3. Generic crossover has figured very little in the relatively small scholarly literature on popular music genres.1 Most genre scholarship in popular music studies concentrates on a single genre in isolation, or else is dedicated to positing the mechanisms through which musical genres work in more broadly theoretical terms. In the midst of one such essay of the latter type, Italian scholar Franco Fabbri put forth a valuable formulation that has remained unexamined, at least in English-language research: “genres offer an extremely useful instrument for the researcher’s analysis—just as they do for the practice of the singer and the songwriter—precisely when they are tested along the boundaries and in the intersections of a misty no man’s land that exists between one genre and another” (137). In the case of heavy metal and punk, the very proximity of the two genres makes the matter of boundaries and intersections especially charged in some instances. The era of metal/punk crossover in the 1980s was immediately preceded, and to some extent accompanied by considerable animosity between fans of the two forms, particularly in the United States. As Donna Gaines described in her now-classic Teenage Wasteland: “Wherever hardcore kids and metalheads congregated, the scene became an instantly contested terrain” (200). Contestation at the level of subculture had little inhibiting effect upon the musical cross-fertilization that occurred, however; if anything, it gave such boundary crossing an added edge, an air of transgression into forbidden terrain that became part of the thrill.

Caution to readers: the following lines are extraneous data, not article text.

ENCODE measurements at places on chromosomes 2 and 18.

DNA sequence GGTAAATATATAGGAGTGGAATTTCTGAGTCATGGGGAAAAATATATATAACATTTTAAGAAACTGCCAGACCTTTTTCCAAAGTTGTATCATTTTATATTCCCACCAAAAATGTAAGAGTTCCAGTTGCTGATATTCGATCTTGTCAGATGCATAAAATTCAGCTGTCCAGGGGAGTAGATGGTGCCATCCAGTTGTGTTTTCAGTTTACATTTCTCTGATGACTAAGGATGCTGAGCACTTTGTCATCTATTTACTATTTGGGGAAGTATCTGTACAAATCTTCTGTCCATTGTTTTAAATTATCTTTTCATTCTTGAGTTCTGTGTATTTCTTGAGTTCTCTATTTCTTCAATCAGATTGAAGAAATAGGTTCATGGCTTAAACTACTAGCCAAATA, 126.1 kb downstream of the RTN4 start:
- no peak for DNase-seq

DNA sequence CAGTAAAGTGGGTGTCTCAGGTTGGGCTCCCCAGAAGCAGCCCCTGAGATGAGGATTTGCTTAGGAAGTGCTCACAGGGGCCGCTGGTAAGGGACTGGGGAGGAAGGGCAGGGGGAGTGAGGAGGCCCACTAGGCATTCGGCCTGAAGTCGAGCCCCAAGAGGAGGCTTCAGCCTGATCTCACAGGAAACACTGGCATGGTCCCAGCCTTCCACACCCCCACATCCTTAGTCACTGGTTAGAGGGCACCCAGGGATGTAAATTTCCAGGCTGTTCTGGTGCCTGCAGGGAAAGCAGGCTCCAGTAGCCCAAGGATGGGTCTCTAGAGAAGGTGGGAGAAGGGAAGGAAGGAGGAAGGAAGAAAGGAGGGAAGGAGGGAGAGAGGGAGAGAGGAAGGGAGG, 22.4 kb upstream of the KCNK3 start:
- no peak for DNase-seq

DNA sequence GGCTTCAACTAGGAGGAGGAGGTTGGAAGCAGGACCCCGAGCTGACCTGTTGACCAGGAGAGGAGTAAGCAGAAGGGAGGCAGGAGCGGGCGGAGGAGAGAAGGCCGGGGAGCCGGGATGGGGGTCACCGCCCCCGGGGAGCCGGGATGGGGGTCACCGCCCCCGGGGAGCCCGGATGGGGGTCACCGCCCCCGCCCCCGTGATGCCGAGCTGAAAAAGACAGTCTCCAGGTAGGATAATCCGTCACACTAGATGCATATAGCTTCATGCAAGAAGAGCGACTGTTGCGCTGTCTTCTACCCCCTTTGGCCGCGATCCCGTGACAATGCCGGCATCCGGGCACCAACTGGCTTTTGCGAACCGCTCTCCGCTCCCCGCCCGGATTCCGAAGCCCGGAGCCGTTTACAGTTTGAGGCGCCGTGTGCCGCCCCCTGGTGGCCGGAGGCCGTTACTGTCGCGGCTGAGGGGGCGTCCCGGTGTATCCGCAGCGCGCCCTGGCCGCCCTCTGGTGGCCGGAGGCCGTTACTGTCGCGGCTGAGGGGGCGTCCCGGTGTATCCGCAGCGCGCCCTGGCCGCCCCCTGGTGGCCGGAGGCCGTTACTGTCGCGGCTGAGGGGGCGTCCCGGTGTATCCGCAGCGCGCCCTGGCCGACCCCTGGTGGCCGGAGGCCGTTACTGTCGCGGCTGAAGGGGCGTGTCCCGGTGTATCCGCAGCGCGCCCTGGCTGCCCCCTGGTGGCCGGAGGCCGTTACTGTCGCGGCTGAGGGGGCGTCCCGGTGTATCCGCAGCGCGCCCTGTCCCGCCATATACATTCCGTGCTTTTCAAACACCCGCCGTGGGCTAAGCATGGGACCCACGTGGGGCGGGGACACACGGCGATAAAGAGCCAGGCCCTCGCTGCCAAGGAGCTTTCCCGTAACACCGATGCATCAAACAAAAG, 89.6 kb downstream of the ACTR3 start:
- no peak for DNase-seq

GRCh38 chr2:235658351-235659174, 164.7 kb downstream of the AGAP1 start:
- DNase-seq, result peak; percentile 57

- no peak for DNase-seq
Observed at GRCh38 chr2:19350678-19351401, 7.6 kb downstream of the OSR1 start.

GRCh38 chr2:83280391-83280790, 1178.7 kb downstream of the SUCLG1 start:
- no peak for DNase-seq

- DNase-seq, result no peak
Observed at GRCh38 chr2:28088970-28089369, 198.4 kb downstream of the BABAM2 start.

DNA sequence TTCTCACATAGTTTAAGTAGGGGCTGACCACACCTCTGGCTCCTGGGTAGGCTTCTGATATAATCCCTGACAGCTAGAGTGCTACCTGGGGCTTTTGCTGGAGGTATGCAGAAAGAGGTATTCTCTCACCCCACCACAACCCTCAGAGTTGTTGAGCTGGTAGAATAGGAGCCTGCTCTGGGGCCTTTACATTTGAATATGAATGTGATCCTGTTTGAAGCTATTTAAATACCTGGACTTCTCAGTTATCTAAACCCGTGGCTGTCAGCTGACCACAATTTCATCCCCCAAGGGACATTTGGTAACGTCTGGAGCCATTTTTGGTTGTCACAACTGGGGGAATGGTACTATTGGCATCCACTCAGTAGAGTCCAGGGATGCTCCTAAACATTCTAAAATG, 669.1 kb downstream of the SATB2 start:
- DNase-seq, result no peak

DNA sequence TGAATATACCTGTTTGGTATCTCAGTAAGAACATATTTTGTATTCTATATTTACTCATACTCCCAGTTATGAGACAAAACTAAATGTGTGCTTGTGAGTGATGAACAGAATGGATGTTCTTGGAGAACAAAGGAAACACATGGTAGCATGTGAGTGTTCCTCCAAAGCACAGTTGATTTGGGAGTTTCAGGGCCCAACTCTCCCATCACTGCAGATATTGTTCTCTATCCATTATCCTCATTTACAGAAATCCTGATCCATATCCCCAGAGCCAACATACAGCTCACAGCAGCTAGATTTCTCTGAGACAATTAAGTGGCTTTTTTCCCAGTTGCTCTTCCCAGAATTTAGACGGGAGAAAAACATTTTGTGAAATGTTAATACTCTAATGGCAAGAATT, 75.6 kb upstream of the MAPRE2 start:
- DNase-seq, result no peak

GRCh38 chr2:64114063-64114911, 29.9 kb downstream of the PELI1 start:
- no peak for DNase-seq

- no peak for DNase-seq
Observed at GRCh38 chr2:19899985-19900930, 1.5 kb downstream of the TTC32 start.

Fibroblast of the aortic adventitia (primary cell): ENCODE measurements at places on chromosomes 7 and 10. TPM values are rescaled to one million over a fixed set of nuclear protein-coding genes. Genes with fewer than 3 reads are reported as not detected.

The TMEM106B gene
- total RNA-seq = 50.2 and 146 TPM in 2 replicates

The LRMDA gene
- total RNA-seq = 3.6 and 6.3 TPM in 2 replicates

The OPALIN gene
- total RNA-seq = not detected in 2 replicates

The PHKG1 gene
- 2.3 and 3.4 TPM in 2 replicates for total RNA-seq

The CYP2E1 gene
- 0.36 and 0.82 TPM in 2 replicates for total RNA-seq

4. The 1970s saw less direct physical conflict between the two subcultural camps but there was considerable conflict at the level of discourse, especially among journalistic advocates of punk for whom heavy metal represented a bastion of old-guard tendencies in the face of punk’s vanguard momentum. For such commentators, metal’s persistence was a mystery in itself, the dimensions of which were compounded by the incursion of metal into zones demarcated as punk. Others found this occurrence less befuddling. Indeed, in the case of Motörhead, a small camp of critical voices celebrated the band precisely because they were combining generic signals and thus paving the way for a nascent crossover aesthetic that would only gain momentum over time. Significantly, one begins to find record of such attitudes as early as 1977, the year that marked the release of the first Motörhead album, and that also has been identified as the pivotal year in the growth of the punk phenomenon.